In Rome quickly gravitated toward Fascism; worked for Fascist Opera Nazionale Dopolavoro and newspaper La Stirpe, founded by fellow Wobbly-turned-Fascist Edmondo Rossoni. 1926 removed from Italian government’s list of subversives. However, did not join the National Fascist Party. 1931-1936 employed as translator for Italian National Olympic Committee and for the Federazione Internazionale dei Tecnici Agricoli. 1935, however, placed under government surveillance and reported to privately be “intimately hostile to Fascism,” and labeled an antifascist. Began advocating for a “renewal of the forces of democracy” in Europe. 1936 sought permission to immigrate to France. September 7, 1940 wrote directly to Mussolini to intervene in his ongoing surveillance, cataloging his work for the regime. Died 1940.

INS file 54235/39

See also http://www.bfscollezionidigitali.org/entita/12935-baldazzi-giovanni/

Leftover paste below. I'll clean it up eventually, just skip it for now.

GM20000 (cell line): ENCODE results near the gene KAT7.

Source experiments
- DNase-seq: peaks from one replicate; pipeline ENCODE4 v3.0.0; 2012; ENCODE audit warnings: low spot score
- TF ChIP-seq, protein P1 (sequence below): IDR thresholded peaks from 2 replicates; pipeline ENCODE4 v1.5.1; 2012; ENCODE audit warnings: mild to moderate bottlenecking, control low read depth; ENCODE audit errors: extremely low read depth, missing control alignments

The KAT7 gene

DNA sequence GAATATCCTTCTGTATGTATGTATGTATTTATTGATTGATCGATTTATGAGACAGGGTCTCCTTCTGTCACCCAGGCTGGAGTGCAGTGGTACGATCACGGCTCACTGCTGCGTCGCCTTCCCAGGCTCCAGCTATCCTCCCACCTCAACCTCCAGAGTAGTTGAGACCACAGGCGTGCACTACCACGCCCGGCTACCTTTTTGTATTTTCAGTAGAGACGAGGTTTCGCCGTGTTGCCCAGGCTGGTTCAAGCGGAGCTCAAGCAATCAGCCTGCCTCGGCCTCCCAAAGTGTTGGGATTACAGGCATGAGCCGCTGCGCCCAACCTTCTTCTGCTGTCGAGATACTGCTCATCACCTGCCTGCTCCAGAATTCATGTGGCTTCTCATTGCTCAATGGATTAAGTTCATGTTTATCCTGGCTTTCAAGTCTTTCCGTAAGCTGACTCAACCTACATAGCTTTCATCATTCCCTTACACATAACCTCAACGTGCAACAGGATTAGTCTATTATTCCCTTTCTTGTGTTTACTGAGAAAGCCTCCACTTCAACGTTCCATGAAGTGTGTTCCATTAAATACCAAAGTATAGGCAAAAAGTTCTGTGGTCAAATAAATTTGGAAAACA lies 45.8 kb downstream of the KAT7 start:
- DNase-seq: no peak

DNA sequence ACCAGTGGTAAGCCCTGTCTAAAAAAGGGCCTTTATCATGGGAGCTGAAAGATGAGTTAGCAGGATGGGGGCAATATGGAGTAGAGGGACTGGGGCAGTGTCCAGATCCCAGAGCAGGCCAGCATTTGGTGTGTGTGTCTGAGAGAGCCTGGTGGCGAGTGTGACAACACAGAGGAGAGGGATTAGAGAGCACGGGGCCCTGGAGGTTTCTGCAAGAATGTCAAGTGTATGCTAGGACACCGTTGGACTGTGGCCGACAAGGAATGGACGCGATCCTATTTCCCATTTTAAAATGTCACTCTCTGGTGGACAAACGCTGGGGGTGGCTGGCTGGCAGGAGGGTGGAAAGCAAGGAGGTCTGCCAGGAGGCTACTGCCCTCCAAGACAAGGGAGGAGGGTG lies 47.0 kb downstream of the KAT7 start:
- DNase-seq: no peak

Ivan G. Baldenkov (Baldenkoff)

Born 1895, Zvenyhorodka, Russia (present-day Ukraine). Bookkeeper, salesman, journalist. Migrated to US 1912. Joined URW in Newark, 1915; joined IWW 1919; also joined Syracuse, NY branch of Communist Labor Party. Organizer for IWW and literary agent for URW. Arrested 1920; led hunger strike of nine other detained Russian radicals in Cortland County jail demanding expedited deportation. Deported February 1921.

INS file 54861/325

Balick to Baritz

Vasiliy Balik (Василий Балик, Wasily Balick or Bilicki)

Born 1896, Kiev, Russia (present-day Ukraine). Laborer; migrated to US 1913. Employee of Remington Arms Union Metallic Cartridge Company, Bridgeport, CT. Joined of Union of Russian Workers August 1919; arrested September 1919, Hartford, CT. Deported on the Buford.

INS file 54709/389

Ugo Balzano

Born 1882, Castel di Sangro, Aquila, Italy. Typographer; migrated to US 1903; employed by mainstream Italian-American Cleveland newspaper, La Voce del Popolo Italiano. Anarchist; member Circolo Studi Sociali di Cleveland; distributor of Cronaca Sovversiva; publisher of anarchist paper L’Appello (1916-1917). Deported 1919.

Arrested immediately upon return to Italy for avoiding the draft. Died Castel di Sangro, 1926.